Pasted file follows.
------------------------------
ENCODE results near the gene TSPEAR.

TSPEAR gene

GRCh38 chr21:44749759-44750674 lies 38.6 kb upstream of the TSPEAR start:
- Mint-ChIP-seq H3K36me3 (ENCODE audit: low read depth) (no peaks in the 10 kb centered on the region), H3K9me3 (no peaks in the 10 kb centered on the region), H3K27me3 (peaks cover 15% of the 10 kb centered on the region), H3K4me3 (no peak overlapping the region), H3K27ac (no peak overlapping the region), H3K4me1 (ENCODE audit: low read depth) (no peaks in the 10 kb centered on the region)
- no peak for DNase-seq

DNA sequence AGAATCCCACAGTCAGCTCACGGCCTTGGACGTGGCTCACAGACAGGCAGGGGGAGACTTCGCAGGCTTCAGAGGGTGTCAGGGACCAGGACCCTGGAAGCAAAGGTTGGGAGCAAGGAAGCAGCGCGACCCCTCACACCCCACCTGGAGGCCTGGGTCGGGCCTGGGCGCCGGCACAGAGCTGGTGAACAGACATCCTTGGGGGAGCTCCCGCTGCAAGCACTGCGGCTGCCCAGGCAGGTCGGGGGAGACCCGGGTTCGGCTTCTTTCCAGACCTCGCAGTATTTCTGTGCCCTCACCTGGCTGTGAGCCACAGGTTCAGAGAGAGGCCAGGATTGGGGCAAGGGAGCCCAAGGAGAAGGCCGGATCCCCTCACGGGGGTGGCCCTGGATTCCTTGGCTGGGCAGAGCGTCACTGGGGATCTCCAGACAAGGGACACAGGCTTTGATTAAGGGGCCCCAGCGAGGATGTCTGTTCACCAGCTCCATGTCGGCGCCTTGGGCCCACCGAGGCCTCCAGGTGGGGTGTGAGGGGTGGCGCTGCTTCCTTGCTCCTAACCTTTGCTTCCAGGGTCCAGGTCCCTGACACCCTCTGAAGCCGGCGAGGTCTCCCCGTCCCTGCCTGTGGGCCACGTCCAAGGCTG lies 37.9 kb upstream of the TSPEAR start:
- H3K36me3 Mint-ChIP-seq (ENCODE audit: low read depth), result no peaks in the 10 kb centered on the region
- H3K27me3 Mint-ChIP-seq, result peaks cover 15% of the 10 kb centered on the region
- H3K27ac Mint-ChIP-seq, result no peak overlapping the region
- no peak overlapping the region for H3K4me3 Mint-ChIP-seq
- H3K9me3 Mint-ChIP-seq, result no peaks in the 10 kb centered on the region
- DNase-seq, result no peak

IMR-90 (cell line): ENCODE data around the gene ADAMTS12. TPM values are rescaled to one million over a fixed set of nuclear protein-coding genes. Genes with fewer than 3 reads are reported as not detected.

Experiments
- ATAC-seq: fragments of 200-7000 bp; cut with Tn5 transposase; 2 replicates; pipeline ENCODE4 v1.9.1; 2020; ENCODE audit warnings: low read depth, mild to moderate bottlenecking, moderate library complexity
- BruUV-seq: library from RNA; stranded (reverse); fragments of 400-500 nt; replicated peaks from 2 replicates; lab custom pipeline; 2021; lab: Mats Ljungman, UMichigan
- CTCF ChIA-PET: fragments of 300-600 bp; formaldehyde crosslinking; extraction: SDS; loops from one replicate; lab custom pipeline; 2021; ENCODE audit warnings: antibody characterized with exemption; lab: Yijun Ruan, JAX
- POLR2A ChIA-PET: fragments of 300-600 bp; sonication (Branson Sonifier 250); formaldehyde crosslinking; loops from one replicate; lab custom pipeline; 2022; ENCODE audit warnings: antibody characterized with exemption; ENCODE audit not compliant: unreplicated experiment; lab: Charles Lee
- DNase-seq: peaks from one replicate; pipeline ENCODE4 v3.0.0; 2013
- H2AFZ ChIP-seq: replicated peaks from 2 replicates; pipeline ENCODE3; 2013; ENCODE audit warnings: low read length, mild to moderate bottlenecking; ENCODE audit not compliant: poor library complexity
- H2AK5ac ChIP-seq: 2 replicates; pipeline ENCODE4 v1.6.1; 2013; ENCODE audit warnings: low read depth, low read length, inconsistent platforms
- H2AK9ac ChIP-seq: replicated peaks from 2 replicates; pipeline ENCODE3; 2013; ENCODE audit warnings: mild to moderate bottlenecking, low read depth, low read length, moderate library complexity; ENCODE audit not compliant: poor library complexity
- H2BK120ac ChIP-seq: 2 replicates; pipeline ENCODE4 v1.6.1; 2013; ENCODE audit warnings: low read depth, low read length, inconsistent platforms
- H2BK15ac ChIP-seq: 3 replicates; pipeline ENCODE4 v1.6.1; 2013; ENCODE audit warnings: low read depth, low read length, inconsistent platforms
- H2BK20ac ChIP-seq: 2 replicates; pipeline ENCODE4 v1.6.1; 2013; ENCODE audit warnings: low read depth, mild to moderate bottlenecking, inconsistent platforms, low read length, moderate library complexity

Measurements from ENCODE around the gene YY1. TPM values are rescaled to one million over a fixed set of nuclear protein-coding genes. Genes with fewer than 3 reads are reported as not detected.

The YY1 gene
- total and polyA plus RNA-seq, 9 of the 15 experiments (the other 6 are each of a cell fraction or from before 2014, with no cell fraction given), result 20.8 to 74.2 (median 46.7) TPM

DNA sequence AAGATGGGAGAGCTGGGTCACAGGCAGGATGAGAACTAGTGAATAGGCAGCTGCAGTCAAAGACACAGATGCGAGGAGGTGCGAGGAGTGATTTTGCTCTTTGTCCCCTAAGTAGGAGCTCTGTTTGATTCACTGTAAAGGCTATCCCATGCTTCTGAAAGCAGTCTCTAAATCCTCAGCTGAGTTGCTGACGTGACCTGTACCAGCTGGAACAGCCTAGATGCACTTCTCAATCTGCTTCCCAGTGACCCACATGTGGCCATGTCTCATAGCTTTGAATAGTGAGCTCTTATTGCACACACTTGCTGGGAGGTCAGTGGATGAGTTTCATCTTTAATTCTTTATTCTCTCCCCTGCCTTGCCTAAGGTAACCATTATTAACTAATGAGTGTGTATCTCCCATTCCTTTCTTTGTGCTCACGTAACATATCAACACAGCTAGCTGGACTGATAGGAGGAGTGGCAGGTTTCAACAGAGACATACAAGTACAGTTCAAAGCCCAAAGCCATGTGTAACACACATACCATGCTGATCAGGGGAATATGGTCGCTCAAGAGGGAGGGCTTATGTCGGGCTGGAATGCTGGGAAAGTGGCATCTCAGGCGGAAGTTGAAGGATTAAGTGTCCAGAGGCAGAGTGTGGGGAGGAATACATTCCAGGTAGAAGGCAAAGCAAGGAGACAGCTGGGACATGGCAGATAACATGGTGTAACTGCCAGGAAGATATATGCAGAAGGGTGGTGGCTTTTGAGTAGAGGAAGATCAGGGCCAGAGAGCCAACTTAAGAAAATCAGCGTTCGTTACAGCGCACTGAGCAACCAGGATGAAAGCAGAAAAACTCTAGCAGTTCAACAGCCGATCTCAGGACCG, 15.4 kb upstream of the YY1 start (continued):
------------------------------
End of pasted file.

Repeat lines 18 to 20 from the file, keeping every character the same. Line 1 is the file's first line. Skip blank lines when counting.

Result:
- POLR2A ChIA-PET: fragments of 300-600 bp; sonication (Branson Sonifier 250); formaldehyde crosslinking; loops from one replicate; lab custom pipeline; 2022; ENCODE audit warnings: antibody characterized with exemption; ENCODE audit not compliant: unreplicated experiment; lab: Charles Lee
- DNase-seq: peaks from one replicate; pipeline ENCODE4 v3.0.0; 2013
- H2AFZ ChIP-seq: replicated peaks from 2 replicates; pipeline ENCODE3; 2013; ENCODE audit warnings: low read length, mild to moderate bottlenecking; ENCODE audit not compliant: poor library complexity